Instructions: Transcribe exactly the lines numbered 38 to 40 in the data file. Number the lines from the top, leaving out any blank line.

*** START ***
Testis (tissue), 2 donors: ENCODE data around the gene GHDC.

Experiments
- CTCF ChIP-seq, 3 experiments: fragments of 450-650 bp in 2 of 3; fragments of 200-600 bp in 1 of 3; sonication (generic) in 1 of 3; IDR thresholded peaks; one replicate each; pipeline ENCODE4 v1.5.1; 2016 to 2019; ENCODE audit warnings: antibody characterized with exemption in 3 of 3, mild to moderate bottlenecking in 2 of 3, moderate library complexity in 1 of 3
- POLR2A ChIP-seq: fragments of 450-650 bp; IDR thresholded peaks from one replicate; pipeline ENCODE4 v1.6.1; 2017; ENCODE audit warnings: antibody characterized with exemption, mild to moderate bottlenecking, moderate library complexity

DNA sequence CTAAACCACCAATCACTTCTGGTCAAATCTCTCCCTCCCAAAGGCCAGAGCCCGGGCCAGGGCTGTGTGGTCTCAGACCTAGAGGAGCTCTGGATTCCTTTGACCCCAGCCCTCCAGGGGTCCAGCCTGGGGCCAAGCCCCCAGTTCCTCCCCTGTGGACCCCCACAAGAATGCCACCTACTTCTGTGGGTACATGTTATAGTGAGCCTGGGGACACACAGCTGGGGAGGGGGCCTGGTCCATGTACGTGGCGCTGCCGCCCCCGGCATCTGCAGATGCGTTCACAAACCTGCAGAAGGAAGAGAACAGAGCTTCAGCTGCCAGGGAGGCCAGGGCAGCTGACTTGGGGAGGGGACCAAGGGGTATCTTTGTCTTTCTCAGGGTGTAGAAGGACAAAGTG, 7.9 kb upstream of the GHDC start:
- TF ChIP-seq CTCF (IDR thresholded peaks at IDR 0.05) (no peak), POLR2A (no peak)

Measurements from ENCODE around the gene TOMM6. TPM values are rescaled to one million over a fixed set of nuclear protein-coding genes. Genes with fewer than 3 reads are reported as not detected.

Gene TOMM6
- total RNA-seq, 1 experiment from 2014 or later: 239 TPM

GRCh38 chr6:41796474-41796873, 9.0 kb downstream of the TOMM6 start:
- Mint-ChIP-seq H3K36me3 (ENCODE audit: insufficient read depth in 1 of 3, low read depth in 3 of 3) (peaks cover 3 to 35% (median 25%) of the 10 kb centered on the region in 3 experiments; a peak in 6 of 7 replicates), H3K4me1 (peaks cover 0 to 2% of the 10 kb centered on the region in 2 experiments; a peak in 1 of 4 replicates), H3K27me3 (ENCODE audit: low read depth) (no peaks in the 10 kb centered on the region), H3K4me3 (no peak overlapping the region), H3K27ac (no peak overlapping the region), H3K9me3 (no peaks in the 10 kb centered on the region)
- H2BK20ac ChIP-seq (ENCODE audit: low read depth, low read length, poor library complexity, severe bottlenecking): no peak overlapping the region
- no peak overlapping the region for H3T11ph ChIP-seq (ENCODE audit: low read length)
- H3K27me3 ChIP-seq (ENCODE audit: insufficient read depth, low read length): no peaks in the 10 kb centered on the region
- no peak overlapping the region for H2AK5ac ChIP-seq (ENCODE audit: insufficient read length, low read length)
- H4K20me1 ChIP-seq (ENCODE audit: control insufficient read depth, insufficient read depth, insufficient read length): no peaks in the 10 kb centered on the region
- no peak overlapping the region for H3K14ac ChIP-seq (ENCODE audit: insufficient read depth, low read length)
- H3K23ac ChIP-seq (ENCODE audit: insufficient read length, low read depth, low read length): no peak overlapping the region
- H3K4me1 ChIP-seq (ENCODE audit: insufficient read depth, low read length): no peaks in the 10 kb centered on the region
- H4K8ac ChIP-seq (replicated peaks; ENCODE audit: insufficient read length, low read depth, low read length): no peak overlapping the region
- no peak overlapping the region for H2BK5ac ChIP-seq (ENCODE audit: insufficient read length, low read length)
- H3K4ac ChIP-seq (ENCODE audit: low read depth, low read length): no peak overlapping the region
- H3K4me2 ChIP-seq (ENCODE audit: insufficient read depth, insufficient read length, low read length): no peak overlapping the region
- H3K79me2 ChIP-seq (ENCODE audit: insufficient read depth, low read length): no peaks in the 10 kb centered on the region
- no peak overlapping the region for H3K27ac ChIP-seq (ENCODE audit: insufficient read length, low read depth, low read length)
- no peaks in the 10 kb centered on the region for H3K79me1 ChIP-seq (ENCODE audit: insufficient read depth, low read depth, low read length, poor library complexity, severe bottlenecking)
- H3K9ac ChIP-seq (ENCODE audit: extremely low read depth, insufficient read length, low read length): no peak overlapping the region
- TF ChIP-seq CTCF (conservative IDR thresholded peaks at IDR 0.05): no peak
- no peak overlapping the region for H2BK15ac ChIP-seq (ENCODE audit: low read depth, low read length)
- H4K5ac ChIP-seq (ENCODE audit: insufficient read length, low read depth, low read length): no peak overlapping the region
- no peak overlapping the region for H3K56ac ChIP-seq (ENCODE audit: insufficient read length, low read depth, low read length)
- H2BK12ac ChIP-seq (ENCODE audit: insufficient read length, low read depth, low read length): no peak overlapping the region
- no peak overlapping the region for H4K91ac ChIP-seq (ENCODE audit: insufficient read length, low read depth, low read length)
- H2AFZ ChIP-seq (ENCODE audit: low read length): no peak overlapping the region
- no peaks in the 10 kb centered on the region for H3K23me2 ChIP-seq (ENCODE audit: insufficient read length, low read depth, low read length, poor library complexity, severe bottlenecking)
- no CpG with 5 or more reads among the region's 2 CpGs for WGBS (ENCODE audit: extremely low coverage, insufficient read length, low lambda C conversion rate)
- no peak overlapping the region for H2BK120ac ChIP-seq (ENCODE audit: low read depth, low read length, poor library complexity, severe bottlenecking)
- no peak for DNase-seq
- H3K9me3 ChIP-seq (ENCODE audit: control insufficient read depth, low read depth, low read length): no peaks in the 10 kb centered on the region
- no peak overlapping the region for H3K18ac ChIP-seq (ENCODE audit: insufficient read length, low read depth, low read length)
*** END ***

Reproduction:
- no peak for DNase-seq
- H3K9me3 ChIP-seq (ENCODE audit: control insufficient read depth, low read depth, low read length): no peaks in the 10 kb centered on the region
- no peak overlapping the region for H3K18ac ChIP-seq (ENCODE audit: insufficient read length, low read depth, low read length)